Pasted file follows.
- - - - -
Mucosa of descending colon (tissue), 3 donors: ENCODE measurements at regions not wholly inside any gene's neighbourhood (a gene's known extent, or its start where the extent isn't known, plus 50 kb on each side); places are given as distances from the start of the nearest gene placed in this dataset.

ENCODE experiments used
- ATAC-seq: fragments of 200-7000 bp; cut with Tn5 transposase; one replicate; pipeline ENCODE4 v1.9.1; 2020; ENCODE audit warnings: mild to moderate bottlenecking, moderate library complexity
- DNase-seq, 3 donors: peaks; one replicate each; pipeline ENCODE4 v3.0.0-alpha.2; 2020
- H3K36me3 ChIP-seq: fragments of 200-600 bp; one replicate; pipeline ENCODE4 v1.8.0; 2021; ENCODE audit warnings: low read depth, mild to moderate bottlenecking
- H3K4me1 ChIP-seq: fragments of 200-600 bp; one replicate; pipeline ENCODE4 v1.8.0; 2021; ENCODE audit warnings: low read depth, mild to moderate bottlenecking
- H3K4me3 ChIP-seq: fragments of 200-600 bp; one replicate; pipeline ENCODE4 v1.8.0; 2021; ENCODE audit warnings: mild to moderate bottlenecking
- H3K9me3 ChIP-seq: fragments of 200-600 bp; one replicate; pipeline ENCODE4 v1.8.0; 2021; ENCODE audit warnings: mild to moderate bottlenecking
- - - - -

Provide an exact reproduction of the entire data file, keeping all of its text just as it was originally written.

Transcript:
Mucosa of descending colon (tissue), 3 donors: ENCODE measurements at regions not wholly inside any gene's neighbourhood (a gene's known extent, or its start where the extent isn't known, plus 50 kb on each side); places are given as distances from the start of the nearest gene placed in this dataset.

ENCODE experiments used
- ATAC-seq: fragments of 200-7000 bp; cut with Tn5 transposase; one replicate; pipeline ENCODE4 v1.9.1; 2020; ENCODE audit warnings: mild to moderate bottlenecking, moderate library complexity
- DNase-seq, 3 donors: peaks; one replicate each; pipeline ENCODE4 v3.0.0-alpha.2; 2020
- H3K36me3 ChIP-seq: fragments of 200-600 bp; one replicate; pipeline ENCODE4 v1.8.0; 2021; ENCODE audit warnings: low read depth, mild to moderate bottlenecking
- H3K4me1 ChIP-seq: fragments of 200-600 bp; one replicate; pipeline ENCODE4 v1.8.0; 2021; ENCODE audit warnings: low read depth, mild to moderate bottlenecking
- H3K4me3 ChIP-seq: fragments of 200-600 bp; one replicate; pipeline ENCODE4 v1.8.0; 2021; ENCODE audit warnings: mild to moderate bottlenecking
- H3K9me3 ChIP-seq: fragments of 200-600 bp; one replicate; pipeline ENCODE4 v1.8.0; 2021; ENCODE audit warnings: mild to moderate bottlenecking